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Occupational Licensing and the Beard Trimming Turf War in Texas

Adam Summers
September 24, 2009, 6:25pm

A recent post on the New York Times Freakonomics blog discussed the issue of occupational licensing. As author Daniel Hamermesh correctly notes, licensing benefits existing practitioners at the expense of potential competitors and, ultimately, consumers.

A headline in our local paper screams: “Barbers, Cosmetologists in Turf War Over Shaving.” The question is where sideburns end and beards begin.

In Texas, only barbers are licensed to trim beards, and they are unhappy that cosmetologists are cutting into their market.

This fight illustrates the effects of occupational licensing—legal restrictions on workers’ ability to enter certain markets.

Barbers have benefited over the years from the exclusion of cosmetologists in what was essentially a restriction on supply. Along with the high entry costs (nearly a year of required training), this has raised the equilibrium wage of barbers—and the equilibrium price of a haircut. Licensing of medical doctors, where the consumer lacks information on quality, might be sensible. But barbers and cosmetologists?

As one party to this controversy noted, “Most of the rules are so archaic and pathetic. They’re prehistoric.” True—and it’s the consumer who suffers.

The above example illustrates the arbitrary—and sometimes downright ridiculous—nature of many licensing laws. Those that offer bad beard trims, whether they be barbers or cosmetologists, are not likely to stay in business long. Consumers do not need the state to step in and regulate the scourge of bad trims. For that matter, heaven forbid getting rid of licenses for barbers and cosmetologists altogether. Why, people all across the state would be walking around with bad hair cuts and bad nail jobs!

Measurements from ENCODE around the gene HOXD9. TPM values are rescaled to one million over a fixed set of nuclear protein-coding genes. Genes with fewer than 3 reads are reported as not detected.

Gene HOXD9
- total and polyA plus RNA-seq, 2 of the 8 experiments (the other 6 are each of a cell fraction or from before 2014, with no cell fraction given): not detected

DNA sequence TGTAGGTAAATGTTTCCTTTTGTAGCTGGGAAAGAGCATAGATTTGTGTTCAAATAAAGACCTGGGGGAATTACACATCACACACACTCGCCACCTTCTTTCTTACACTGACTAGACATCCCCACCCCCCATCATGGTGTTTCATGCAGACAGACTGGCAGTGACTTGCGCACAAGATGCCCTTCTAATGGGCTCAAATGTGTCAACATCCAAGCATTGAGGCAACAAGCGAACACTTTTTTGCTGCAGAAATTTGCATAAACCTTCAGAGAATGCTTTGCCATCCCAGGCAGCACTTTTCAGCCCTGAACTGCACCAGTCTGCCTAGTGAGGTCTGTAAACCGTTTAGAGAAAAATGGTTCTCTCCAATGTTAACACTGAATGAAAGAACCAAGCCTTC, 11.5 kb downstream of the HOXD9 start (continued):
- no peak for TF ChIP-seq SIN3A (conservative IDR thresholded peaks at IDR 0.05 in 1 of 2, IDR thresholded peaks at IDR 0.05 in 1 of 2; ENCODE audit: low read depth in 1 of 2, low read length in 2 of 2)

Licensing laws are entirely about protecting a group of businesses from competition, not about "protecting the public." This is why new or stricter licensing regulations are virtually always proposed by the group to be licensed—not because of any public outcry—and why those seeking the regulations are typically "grandfathered" in so that they do not have to meet the tougher standards they impose on their future competitors. Make no mistake, occupational licensing laws are borne of special interests, not the public interest.

As a result of the licensing, competition in the licensed occupation is reduced, allowing licensed businesses to charge consumers more than they would in a free market. Furthermore, mandatory licensing may have other unintended consequences, such as giving consumers a false sense of security about those with whom they do business and leading to the creation of black markets for goods and services.

Voluntary certification is a much better model, as it allows businesses to signal their competence and quality by satisfying the requirements of an independent certification organization while offering consumers the freedom and flexibility to choose certified or uncertified practitioners, depending on their budgetary constraints, risk tolerances, or other preferences. Where there are instances of fraud or negligence, which will occur with or without mandatory licensing laws, the court system can serve as a final check to ensure that consumers are protected or awarded restitution for poor service.

Other resources:

» My previous policy study on occupational licensing, Occupational Licensing: Ranking the States and Exploring Alternatives, which includes a ranking of the 50 states by how many jobs they require licenses for.

» My column for the Los Angeles Business Journal on occupational licensing and how California tops the list in terms of the most-licensed states in the nation.

» Show-Me Institute brief on occupational licensing.


Adam Summers is Senior Policy Analyst


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